@chefgirl358: PLEASE STOP COMPARING POT TO OTHER ILLEGAL DRUGS!!! They may be the same thing in your mind, but in the real world they are completely different and it's just ignorant to make such a comparison. If you're inclined use acid, cocaine or meth, smoking pot is not the thing that's gonna get you to use those other drugs. POT IS NOT A GATEWAY DRUG!!!! It's as much a gateway drug as aspirin. And please keep in mind that you can have a deadly overdose on aspirin, but not on pot.

chefgirl358: Posted: July 11, 2014 12:10 a.m.

Pot is the biggest gateway drug that exists.

Allan_Cameron: Posted: July 11, 2014 4:01 a.m.

Legalization of drugs is unquestionable the correct answer, BUT NOT IN ISOLATION.

The "glamour" (!?!?), "sophistication" (!?!?) "Maturity" (!?!?), "sexual magnetism" (!?!?) the "cool factor" and other sales tools, used with success for decades for both alcohol and tobacco must be stripped from these two products. Counter marketing was having such success with reducing tobacco use, that the murderous tobacco companies went to the supreme court and obtained rulings that muted and reduced the dramatic, wonderful effect the anti-tobacco ads were having. Tobacco companies are guilty of serial mass murder, committed by slow, decades long torture to death of their victims.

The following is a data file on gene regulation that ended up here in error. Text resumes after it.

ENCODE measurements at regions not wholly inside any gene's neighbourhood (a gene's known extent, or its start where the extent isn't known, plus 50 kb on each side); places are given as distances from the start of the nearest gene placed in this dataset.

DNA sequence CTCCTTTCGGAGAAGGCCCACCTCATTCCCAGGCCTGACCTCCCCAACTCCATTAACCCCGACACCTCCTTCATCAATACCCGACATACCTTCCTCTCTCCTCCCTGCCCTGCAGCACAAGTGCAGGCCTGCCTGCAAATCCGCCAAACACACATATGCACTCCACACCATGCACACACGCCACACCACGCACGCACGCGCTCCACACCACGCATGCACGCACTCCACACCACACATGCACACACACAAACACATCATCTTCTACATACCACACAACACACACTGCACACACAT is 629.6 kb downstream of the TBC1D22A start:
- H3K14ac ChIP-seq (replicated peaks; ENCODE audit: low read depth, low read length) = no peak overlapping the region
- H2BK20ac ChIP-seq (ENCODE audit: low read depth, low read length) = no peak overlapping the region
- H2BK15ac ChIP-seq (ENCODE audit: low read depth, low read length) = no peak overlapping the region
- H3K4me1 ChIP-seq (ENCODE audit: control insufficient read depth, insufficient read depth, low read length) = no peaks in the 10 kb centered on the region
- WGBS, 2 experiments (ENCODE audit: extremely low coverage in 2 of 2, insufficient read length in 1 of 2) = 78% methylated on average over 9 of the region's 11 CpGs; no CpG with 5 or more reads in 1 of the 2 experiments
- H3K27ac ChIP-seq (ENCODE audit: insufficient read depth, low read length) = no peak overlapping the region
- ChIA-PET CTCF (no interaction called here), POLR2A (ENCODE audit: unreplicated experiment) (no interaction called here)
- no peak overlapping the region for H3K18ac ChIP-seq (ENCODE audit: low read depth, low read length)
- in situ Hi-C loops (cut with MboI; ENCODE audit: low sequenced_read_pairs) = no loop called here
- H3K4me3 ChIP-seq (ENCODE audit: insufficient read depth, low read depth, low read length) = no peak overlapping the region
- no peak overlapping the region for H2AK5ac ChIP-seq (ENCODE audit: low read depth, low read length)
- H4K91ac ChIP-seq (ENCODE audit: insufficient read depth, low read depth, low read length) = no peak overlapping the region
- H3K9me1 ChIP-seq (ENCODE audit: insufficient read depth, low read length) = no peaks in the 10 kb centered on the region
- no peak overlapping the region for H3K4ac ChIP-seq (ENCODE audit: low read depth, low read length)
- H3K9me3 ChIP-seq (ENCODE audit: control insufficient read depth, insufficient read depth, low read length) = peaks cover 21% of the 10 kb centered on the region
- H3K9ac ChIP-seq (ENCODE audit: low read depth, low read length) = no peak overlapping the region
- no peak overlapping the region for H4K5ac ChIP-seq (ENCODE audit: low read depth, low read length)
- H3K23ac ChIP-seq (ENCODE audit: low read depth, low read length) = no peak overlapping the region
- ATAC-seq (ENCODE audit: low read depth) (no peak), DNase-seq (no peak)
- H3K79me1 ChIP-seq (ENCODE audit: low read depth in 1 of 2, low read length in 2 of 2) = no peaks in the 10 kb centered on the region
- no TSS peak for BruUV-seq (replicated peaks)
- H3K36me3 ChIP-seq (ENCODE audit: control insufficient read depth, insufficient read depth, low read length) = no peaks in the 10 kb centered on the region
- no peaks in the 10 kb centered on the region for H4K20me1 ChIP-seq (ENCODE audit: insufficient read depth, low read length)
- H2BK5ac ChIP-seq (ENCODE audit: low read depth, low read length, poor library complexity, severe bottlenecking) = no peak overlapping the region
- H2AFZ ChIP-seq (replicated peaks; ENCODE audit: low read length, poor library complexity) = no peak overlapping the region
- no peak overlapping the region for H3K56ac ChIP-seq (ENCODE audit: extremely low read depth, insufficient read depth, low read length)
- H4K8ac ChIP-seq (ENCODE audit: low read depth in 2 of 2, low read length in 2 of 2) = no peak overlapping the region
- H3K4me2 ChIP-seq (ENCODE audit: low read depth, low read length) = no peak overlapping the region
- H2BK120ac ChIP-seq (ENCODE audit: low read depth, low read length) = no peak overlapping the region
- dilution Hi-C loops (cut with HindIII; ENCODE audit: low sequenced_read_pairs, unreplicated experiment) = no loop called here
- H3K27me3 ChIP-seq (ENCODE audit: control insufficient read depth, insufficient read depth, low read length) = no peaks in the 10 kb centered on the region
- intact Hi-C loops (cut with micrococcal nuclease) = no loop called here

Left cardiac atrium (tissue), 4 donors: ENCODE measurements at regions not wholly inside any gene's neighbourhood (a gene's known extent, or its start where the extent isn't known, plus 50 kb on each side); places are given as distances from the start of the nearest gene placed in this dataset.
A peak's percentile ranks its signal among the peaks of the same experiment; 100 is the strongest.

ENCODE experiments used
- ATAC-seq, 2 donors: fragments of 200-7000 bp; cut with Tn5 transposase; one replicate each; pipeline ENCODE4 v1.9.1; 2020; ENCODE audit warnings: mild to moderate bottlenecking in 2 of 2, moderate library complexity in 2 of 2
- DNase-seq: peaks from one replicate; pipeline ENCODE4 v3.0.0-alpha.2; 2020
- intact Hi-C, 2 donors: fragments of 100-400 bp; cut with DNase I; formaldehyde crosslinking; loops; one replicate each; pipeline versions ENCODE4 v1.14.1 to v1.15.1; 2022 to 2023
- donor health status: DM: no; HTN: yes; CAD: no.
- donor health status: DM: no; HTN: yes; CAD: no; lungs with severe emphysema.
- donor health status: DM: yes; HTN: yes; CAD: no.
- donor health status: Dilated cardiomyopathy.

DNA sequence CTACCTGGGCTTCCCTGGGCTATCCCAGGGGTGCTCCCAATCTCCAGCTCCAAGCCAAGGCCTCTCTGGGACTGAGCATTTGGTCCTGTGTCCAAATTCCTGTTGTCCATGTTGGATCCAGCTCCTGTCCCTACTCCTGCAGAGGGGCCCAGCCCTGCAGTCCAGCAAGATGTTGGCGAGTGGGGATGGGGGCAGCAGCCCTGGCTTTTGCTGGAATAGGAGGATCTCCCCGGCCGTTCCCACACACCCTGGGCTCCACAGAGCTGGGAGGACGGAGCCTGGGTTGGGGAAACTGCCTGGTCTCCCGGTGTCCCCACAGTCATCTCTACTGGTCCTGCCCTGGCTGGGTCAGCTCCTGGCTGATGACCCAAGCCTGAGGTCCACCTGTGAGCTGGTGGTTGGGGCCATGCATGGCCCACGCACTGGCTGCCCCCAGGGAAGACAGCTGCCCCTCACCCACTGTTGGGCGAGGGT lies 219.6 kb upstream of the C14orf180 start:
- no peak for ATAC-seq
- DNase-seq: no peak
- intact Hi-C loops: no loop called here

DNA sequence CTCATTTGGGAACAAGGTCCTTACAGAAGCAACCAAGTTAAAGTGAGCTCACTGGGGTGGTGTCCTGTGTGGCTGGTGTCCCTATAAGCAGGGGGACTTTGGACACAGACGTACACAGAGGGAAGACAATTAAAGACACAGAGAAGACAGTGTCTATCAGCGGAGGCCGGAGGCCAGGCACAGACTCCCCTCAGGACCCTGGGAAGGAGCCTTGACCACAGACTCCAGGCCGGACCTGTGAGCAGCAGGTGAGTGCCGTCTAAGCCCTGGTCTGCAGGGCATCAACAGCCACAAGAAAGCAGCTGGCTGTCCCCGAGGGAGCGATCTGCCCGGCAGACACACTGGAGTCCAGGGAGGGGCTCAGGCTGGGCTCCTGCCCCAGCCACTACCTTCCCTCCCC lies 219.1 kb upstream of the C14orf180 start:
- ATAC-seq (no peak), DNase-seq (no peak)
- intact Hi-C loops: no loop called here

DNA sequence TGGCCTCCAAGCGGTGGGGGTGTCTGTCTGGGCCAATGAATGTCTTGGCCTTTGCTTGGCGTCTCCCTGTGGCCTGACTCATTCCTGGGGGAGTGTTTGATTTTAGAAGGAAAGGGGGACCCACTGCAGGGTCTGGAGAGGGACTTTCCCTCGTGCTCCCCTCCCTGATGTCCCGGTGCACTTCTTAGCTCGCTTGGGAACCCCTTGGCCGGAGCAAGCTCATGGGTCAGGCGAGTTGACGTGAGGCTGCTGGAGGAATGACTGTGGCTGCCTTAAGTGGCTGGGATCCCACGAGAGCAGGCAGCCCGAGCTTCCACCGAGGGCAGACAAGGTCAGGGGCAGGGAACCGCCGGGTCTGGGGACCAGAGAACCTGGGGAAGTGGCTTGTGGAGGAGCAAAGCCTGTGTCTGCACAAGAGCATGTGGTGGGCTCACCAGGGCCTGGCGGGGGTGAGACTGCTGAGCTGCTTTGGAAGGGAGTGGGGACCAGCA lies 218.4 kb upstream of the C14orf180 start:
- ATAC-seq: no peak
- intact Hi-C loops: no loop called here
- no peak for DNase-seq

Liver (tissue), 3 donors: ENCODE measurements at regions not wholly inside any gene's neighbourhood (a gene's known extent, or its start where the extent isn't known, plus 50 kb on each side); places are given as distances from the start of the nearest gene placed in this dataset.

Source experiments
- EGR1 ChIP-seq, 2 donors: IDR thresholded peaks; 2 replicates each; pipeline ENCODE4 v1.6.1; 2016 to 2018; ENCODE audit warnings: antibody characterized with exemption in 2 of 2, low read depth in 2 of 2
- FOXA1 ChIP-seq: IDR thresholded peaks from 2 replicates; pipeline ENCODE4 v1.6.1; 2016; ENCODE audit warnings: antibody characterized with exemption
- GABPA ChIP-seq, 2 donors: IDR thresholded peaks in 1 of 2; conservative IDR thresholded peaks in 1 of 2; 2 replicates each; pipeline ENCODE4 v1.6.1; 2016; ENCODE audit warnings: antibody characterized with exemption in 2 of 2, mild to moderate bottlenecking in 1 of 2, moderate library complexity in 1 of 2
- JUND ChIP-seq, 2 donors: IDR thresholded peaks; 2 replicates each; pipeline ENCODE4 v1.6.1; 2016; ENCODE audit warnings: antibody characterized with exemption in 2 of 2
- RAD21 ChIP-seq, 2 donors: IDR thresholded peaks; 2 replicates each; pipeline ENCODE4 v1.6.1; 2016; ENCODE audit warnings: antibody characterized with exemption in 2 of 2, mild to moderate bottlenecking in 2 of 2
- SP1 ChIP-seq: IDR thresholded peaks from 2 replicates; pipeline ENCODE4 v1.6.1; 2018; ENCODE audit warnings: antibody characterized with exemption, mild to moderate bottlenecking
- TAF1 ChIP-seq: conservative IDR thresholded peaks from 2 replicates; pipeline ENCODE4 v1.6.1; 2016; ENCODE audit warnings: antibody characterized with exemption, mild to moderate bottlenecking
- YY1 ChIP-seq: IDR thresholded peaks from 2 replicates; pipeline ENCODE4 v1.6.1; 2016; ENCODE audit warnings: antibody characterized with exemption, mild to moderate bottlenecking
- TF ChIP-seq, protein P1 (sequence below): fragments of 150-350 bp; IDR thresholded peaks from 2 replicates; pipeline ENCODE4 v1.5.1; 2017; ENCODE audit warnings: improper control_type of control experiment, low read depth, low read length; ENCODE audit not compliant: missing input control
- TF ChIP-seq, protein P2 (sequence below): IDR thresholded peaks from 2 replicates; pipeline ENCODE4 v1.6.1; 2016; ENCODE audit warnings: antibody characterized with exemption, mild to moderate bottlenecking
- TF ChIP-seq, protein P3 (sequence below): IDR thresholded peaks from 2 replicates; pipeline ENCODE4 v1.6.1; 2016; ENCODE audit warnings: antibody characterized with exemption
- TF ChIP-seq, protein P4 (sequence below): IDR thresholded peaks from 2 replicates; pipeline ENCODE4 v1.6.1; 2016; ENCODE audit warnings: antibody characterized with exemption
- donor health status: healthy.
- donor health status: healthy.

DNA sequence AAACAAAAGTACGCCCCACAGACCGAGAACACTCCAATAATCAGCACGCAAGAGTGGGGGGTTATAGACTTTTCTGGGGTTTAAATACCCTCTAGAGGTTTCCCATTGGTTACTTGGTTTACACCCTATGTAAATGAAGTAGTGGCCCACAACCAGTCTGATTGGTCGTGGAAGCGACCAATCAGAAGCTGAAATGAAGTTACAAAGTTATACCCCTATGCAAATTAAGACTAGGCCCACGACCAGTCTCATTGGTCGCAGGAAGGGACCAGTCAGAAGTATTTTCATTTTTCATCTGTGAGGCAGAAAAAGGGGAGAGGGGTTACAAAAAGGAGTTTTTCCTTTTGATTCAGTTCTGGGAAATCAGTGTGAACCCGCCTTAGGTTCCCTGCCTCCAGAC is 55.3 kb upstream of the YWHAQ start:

If marketing power was unleased against alcohol, tobacco, and all the other drugs people insist on using, the problem would largely vanish.

If drug use was seen as being as "attractive" as having a flabby butt with hundreds of zits on it, as well as having a tiny penis, universal scorn from the "beautiful people", no sex, and an ugly appearance, youth would avoid all of them like polka music at a rap club.

Instead, we have beautifully crafted TV ads for booze.

Organized crime learned from prohibition, and its abolition. That lesson, well learned, is why the "drug wars" continue.